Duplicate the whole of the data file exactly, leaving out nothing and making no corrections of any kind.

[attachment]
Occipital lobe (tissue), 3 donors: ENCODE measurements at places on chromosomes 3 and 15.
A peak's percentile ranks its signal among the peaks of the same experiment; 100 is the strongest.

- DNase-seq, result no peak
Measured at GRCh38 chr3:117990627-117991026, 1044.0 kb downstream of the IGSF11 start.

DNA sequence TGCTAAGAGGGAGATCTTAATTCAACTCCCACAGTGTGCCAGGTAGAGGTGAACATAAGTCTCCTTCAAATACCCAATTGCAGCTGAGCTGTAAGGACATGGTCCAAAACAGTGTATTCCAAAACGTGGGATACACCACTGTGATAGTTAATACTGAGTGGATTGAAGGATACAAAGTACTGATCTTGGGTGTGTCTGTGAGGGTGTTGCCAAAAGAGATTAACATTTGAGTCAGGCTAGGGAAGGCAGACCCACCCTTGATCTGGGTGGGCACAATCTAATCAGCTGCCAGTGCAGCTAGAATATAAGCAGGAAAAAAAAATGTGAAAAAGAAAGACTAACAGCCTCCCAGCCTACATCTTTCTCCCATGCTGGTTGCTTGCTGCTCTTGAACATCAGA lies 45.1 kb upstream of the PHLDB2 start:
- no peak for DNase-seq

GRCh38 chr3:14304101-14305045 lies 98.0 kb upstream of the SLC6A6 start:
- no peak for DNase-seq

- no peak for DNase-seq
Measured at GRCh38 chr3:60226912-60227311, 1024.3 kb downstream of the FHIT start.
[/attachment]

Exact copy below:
Occipital lobe (tissue), 3 donors: ENCODE measurements at places on chromosomes 3 and 15.
A peak's percentile ranks its signal among the peaks of the same experiment; 100 is the strongest.

- DNase-seq, result no peak
Measured at GRCh38 chr3:117990627-117991026, 1044.0 kb downstream of the IGSF11 start.

DNA sequence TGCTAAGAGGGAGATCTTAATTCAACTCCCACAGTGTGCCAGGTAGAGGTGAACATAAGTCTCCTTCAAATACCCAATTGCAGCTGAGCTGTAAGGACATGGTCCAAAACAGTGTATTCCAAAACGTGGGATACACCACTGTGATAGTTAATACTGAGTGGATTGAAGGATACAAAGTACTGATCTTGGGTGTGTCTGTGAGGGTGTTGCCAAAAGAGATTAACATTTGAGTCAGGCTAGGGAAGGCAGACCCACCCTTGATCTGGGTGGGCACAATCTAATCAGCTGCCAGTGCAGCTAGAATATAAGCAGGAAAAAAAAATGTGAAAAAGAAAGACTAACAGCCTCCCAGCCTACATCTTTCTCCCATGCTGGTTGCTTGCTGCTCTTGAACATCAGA lies 45.1 kb upstream of the PHLDB2 start:
- no peak for DNase-seq

GRCh38 chr3:14304101-14305045 lies 98.0 kb upstream of the SLC6A6 start:
- no peak for DNase-seq

- no peak for DNase-seq
Measured at GRCh38 chr3:60226912-60227311, 1024.3 kb downstream of the FHIT start.